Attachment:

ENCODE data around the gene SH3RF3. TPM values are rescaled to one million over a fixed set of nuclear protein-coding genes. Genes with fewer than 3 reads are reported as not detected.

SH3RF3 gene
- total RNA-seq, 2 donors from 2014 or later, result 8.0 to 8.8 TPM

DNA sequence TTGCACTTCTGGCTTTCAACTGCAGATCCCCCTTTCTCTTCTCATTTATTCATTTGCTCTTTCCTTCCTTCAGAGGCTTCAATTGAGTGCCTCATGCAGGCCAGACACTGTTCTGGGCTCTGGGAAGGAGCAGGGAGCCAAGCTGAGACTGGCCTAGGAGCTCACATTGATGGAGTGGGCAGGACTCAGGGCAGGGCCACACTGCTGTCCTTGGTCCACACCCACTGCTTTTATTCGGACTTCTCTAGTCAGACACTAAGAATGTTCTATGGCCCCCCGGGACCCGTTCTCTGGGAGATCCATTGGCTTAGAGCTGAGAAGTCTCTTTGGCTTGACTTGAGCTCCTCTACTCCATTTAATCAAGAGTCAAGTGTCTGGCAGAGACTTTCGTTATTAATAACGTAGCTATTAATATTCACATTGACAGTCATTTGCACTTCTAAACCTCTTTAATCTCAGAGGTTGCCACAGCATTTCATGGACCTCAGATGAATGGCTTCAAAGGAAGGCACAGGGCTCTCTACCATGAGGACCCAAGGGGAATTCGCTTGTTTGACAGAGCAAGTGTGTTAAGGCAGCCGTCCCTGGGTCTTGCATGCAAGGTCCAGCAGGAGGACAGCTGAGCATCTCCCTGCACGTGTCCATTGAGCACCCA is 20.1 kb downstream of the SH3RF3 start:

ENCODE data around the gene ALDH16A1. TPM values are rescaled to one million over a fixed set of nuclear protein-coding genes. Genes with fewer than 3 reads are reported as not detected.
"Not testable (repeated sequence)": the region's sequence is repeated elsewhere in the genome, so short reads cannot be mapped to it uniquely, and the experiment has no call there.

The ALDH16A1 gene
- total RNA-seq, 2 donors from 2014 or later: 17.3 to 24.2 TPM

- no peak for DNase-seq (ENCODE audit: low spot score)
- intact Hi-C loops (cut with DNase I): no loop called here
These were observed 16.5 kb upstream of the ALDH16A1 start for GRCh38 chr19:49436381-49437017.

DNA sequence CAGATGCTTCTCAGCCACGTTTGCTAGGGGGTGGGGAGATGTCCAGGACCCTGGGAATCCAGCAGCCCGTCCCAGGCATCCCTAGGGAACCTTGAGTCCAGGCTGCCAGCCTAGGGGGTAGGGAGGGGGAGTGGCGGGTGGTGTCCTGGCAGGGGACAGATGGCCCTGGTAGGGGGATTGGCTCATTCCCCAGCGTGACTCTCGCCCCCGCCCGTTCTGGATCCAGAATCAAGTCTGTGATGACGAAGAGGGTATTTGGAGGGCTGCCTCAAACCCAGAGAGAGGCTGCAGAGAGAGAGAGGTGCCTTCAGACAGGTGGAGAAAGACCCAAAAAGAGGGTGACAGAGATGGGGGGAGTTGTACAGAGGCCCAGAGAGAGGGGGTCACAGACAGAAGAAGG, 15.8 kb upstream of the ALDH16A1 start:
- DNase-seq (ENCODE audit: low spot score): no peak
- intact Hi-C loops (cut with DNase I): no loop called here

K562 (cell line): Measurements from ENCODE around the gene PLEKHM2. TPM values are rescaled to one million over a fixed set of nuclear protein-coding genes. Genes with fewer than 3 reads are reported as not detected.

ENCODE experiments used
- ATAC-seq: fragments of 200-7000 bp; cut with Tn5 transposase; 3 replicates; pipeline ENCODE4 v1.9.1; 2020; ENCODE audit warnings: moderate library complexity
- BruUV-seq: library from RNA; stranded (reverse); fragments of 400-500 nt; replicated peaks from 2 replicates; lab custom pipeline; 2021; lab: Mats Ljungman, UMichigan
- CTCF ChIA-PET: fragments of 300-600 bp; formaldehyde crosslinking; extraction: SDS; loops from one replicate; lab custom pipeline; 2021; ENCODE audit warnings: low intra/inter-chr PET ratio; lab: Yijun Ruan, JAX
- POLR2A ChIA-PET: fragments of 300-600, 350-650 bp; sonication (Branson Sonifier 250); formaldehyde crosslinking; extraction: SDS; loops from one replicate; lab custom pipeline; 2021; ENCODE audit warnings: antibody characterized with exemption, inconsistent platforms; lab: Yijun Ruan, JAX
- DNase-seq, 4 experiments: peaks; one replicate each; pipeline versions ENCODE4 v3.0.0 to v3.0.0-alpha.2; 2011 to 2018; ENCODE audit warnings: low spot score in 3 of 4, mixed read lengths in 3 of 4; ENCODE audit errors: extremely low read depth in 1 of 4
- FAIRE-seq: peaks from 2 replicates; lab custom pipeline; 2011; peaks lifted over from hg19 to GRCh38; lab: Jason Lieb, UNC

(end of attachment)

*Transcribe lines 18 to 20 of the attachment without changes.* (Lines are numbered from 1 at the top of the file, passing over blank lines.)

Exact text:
- BruUV-seq: library from RNA; stranded (reverse); fragments of 400-500 nt; replicated peaks from 2 replicates; lab custom pipeline; 2021; lab: Mats Ljungman, UMichigan
- CTCF ChIA-PET: fragments of 300-600 bp; formaldehyde crosslinking; extraction: SDS; loops from one replicate; lab custom pipeline; 2021; ENCODE audit warnings: low intra/inter-chr PET ratio; lab: Yijun Ruan, JAX
- POLR2A ChIA-PET: fragments of 300-600, 350-650 bp; sonication (Branson Sonifier 250); formaldehyde crosslinking; extraction: SDS; loops from one replicate; lab custom pipeline; 2021; ENCODE audit warnings: antibody characterized with exemption, inconsistent platforms; lab: Yijun Ruan, JAX